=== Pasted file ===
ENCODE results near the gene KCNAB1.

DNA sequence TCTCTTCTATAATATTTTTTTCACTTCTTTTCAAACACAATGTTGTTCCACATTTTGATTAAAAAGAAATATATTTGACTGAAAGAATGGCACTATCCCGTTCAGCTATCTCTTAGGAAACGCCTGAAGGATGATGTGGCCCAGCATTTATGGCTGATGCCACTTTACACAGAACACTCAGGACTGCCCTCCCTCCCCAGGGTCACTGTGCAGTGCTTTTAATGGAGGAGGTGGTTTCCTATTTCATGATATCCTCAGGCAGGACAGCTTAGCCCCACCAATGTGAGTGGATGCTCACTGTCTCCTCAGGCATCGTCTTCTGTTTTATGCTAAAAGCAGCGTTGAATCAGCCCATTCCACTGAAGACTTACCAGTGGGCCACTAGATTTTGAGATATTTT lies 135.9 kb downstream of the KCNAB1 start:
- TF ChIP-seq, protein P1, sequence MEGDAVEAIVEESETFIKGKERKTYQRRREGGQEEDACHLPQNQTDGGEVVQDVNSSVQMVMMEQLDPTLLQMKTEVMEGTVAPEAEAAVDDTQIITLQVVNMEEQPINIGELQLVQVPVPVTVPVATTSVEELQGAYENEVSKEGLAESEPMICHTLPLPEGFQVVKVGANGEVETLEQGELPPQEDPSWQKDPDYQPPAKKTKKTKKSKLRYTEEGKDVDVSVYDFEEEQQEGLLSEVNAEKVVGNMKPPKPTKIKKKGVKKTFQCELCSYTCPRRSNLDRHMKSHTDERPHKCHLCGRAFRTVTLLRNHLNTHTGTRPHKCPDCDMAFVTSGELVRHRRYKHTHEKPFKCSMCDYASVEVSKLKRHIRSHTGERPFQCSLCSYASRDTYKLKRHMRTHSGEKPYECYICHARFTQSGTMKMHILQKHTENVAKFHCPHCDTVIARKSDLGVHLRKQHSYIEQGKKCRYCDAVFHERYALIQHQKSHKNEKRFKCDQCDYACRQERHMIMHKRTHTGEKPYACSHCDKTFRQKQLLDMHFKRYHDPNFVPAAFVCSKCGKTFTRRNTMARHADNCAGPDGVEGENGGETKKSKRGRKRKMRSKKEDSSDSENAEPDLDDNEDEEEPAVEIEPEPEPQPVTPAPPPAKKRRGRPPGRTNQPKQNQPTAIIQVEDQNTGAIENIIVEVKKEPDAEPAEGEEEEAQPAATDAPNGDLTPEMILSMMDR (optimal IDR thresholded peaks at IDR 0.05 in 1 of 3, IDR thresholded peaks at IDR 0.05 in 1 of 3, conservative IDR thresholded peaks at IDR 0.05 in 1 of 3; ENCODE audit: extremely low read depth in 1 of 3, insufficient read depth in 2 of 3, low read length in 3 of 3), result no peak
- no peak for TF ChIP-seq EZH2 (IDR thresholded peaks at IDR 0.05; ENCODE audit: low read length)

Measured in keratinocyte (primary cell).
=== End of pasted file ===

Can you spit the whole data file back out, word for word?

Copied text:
ENCODE results near the gene KCNAB1.

DNA sequence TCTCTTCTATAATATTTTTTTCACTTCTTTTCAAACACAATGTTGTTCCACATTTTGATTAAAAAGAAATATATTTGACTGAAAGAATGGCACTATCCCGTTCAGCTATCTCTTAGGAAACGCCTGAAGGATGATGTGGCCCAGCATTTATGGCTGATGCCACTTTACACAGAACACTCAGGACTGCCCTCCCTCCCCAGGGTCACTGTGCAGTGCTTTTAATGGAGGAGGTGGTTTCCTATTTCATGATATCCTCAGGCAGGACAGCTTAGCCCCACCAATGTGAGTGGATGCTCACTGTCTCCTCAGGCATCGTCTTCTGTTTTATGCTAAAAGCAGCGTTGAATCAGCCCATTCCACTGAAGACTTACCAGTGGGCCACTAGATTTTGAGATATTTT lies 135.9 kb downstream of the KCNAB1 start:
- TF ChIP-seq, protein P1, sequence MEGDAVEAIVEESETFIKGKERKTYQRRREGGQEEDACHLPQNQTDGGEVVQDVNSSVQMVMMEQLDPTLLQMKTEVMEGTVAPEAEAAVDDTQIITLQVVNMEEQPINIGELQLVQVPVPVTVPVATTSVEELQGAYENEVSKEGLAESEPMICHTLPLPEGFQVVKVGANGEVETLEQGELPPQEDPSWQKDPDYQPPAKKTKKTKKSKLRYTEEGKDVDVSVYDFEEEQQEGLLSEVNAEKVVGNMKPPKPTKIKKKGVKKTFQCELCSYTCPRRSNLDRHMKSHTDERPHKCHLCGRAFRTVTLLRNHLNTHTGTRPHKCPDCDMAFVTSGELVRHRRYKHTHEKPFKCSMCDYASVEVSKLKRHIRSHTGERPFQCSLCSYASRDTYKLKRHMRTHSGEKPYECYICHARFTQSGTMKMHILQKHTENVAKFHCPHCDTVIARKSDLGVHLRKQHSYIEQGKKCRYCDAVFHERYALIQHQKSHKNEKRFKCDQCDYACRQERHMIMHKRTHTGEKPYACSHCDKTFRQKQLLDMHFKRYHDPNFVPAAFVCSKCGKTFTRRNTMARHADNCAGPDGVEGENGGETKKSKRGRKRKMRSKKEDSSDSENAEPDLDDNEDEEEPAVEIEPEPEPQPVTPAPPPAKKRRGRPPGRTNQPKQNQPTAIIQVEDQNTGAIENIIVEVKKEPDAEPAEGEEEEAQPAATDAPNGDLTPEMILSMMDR (optimal IDR thresholded peaks at IDR 0.05 in 1 of 3, IDR thresholded peaks at IDR 0.05 in 1 of 3, conservative IDR thresholded peaks at IDR 0.05 in 1 of 3; ENCODE audit: extremely low read depth in 1 of 3, insufficient read depth in 2 of 3, low read length in 3 of 3), result no peak
- no peak for TF ChIP-seq EZH2 (IDR thresholded peaks at IDR 0.05; ENCODE audit: low read length)

Measured in keratinocyte (primary cell).